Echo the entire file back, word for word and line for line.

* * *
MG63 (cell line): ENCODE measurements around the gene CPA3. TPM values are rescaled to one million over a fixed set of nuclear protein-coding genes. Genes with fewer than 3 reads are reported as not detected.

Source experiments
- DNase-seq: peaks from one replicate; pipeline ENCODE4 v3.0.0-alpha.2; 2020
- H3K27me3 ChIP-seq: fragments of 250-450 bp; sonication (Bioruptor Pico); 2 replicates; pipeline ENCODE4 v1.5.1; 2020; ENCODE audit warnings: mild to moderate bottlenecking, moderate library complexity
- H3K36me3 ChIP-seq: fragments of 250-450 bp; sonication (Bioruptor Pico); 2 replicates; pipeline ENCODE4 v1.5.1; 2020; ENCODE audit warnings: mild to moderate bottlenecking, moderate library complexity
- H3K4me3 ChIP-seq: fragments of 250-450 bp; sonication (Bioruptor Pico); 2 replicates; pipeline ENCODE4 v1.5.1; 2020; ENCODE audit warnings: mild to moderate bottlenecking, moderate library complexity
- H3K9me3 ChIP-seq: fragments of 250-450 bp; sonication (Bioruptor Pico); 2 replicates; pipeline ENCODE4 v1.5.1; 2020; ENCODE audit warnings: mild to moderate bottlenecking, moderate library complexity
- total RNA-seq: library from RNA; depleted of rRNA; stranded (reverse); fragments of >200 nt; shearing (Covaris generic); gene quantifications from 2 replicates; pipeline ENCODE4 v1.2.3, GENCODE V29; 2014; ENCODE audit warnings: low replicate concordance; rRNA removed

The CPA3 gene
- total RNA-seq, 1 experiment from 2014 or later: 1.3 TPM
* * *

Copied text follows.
MG63 (cell line): ENCODE measurements around the gene CPA3. TPM values are rescaled to one million over a fixed set of nuclear protein-coding genes. Genes with fewer than 3 reads are reported as not detected.

Source experiments
- DNase-seq: peaks from one replicate; pipeline ENCODE4 v3.0.0-alpha.2; 2020
- H3K27me3 ChIP-seq: fragments of 250-450 bp; sonication (Bioruptor Pico); 2 replicates; pipeline ENCODE4 v1.5.1; 2020; ENCODE audit warnings: mild to moderate bottlenecking, moderate library complexity
- H3K36me3 ChIP-seq: fragments of 250-450 bp; sonication (Bioruptor Pico); 2 replicates; pipeline ENCODE4 v1.5.1; 2020; ENCODE audit warnings: mild to moderate bottlenecking, moderate library complexity
- H3K4me3 ChIP-seq: fragments of 250-450 bp; sonication (Bioruptor Pico); 2 replicates; pipeline ENCODE4 v1.5.1; 2020; ENCODE audit warnings: mild to moderate bottlenecking, moderate library complexity
- H3K9me3 ChIP-seq: fragments of 250-450 bp; sonication (Bioruptor Pico); 2 replicates; pipeline ENCODE4 v1.5.1; 2020; ENCODE audit warnings: mild to moderate bottlenecking, moderate library complexity
- total RNA-seq: library from RNA; depleted of rRNA; stranded (reverse); fragments of >200 nt; shearing (Covaris generic); gene quantifications from 2 replicates; pipeline ENCODE4 v1.2.3, GENCODE V29; 2014; ENCODE audit warnings: low replicate concordance; rRNA removed

The CPA3 gene
- total RNA-seq, 1 experiment from 2014 or later: 1.3 TPM